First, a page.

(Washington, D.C.) Congresswoman Cathy McMorris Rodgers today urged members of the House Judiciary Committee to pass legislation she introduced earlier this year that will impose mandatory penalties for registered sex offenders who knowingly access an Internet website with the intent to communicate with an unsuspecting child.
“This year I became a mother, and like every parent, it is important for me to keep my child safe as he grows up,” said McMorris Rodgers. “It is alarming that sites like Facebook and MySpace are being used by thousands of registered sex offenders as a way to prey on innocent children. We need to pass this legislation to send a clear message to sex offenders that if they use these Internet sites to contact children they will go to jail.”
McMorris Rodgers testified on her bill, H.R. 3144, the Internet Sex Offender Prohibition Act of 2007, during a Judiciary Committee Oversight Hearing on Sex Crimes and the Internet: Danger is Just a Click Away. The bill would amend Section 2251 of Title 18 of the U.S. Code to include a mandatory penalty of 5 to 20 years in prison for any individual required to register as a sex offender who knowingly access an Internet website with the intent to communicate with an unsuspecting child under the age of 18.
The Associated Press recently reported that MySpace.com has identified over 29,000 sex offenders with profiles on their site. This is four times the number that was reported by the company two months ago. According the FBI, as many as 50,000 child predators are prowling the Internet, and one in five children between the ages of 10 and 17 will receive a sexual solicitation online during their lifetime.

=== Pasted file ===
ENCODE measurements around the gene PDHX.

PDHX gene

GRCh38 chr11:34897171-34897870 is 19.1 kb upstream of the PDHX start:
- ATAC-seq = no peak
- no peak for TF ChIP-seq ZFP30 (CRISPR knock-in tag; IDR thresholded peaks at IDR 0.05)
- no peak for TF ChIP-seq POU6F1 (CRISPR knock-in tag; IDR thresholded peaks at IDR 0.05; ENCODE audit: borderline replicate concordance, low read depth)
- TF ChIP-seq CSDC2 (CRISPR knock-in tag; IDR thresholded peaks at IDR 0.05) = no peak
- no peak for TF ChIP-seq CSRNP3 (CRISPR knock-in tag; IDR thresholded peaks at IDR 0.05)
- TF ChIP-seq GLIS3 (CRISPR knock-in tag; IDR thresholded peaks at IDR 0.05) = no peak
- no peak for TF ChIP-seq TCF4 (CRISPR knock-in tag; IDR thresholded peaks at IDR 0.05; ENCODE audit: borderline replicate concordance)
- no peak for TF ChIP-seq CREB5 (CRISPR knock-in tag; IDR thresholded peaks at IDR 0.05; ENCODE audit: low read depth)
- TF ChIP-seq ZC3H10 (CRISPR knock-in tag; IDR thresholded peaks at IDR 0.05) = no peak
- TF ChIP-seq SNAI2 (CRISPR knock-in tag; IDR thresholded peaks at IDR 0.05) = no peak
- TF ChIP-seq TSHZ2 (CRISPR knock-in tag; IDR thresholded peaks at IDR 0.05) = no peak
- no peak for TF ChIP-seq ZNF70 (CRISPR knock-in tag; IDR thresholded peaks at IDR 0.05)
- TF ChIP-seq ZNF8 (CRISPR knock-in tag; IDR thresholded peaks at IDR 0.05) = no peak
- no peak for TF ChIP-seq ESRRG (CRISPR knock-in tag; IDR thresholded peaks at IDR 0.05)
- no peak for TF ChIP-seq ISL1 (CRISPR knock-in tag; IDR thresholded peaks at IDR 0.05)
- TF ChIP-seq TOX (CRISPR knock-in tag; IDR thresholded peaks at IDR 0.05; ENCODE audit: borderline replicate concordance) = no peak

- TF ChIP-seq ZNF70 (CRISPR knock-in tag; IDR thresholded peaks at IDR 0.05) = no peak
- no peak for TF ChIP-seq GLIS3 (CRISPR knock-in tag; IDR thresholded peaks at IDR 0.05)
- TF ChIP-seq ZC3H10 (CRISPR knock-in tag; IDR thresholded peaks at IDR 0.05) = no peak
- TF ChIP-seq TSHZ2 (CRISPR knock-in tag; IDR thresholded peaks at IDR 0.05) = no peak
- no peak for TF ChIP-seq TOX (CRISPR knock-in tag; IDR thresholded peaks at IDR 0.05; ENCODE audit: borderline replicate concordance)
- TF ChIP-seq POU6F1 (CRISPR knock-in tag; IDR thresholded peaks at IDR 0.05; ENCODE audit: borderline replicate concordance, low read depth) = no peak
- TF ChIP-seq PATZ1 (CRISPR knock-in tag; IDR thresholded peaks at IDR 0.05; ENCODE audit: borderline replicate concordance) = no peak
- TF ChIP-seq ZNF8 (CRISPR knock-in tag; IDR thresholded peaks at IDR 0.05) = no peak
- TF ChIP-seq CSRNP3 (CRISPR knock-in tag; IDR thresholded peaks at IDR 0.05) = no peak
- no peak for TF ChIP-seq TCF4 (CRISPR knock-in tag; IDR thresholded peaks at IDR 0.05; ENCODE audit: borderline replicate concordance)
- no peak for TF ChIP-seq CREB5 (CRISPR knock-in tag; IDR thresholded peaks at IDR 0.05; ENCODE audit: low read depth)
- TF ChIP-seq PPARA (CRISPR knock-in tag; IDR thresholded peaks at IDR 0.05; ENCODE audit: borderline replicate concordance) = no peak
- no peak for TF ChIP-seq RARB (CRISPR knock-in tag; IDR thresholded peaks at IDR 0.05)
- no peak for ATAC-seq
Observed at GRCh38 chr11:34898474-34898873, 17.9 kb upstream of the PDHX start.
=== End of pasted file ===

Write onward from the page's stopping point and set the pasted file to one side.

“Nearly 4,200 children in Spokane County were victims of physical abuse, sexual abuse or neglect in 2005,” continued McMorris Rodgers. “We must not only focus on keeping children safe from strangers they meet on the street, but protecting them from strangers they meet online.”
Washington state’s Attorney General, Rob McKenna, recently launched the Youth Internet Safety Task Force to address issues of predation, while at the same time devising ways to combat the proliferation of child pornography and ultimately the further sexual exploitation and victimization of our children.